Thursday, September 12, 2013

Everest, by the Royal Geographical Society

The Royal Geographical Society gives an exhibition of its photo archives from early expeditions to the world's highest mountain in Everest. This large volume contains images from 1921 to 1953 of the Society-supported expeditions (through the Mount Everest Committee), including several new to me and likely previously-unpublished. Though the bulk of the book, containing hundreds of images, rehashes the tried-and-true photographs that make up the canon of Everest photographic history, the sheer number of photos means that even the Everest aficionado will find something here to like, as well.

It seems like, with Lowe and Lewis-Jones' recent The Conquest of Everest, we have two photobooks serving the same purpose, but the Royal Geographical Society's work covers the early expeditions in addition to the 1953 (though in less detail than the first ascent), and the presentations on 1953 have different focuses. Conquest sticks to the action on the mountain in 1953, whereas Everest uses a more documentary style in its photo selections. Lowe's work serves additionally as a memoir, while RGS focuses on its photo presentation, excepting a short introduction by Jan Morris and a couple paragraphs on each of the expeditions. There are two wonderful images of Lowe on the Southeast Ridge in Everest, by the way, that you won't find in Conquest.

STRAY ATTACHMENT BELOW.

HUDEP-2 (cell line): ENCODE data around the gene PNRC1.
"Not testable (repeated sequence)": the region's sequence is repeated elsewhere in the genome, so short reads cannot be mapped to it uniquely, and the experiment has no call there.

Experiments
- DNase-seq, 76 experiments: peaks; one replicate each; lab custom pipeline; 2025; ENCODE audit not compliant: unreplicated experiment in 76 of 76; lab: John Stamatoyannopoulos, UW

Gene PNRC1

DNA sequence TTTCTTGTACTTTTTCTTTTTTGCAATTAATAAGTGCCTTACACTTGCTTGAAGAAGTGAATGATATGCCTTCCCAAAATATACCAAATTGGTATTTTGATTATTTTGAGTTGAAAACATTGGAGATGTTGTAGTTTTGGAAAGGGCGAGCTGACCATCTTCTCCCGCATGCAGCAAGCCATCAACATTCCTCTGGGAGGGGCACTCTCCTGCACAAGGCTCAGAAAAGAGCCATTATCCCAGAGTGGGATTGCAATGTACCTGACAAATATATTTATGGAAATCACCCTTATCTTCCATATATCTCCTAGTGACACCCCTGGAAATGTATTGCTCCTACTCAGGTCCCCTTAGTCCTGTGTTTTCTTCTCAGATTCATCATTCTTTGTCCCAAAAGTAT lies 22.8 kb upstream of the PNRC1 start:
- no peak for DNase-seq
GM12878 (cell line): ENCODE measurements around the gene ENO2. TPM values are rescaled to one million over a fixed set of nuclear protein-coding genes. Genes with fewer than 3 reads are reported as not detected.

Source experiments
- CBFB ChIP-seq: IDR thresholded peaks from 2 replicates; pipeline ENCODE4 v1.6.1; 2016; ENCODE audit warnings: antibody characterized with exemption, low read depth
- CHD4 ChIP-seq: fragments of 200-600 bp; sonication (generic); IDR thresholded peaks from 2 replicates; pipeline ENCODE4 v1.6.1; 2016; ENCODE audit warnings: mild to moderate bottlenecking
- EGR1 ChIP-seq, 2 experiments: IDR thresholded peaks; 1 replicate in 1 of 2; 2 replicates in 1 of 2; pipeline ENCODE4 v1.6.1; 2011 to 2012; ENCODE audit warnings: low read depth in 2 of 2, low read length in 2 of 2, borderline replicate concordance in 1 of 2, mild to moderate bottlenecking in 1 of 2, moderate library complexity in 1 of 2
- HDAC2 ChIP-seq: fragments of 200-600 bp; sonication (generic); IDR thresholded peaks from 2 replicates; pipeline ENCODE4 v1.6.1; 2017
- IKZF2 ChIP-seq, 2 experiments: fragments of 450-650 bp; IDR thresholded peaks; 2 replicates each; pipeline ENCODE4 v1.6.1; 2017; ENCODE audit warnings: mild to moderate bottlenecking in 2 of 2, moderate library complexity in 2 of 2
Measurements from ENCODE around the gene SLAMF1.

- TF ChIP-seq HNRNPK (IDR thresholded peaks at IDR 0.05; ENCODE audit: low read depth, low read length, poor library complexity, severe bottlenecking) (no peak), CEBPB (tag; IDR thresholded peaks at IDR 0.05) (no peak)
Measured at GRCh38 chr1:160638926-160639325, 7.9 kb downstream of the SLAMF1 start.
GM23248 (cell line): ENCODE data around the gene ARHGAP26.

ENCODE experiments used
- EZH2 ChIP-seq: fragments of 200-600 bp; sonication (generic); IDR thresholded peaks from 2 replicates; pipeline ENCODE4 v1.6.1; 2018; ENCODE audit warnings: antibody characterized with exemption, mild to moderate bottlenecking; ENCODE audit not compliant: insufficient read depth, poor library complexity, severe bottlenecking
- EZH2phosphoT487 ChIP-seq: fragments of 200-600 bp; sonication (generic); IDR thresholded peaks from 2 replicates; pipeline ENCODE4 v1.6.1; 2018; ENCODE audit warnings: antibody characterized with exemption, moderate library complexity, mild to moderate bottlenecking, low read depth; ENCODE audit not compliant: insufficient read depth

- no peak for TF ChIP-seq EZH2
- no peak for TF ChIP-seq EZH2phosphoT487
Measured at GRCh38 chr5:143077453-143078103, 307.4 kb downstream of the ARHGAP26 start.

It's amazing to think that these hundreds of photos are but a taste of the tens of thousands of images from Everest expeditions within the RGS' archives. I imagine they are capable of producing books on this scale of each individual expedition, instead of Everest's entire early history. I'm grateful for the many new images I experienced within Everest, but it also makes me hungry for more!  Perhaps in 2021, 2022, 2024....

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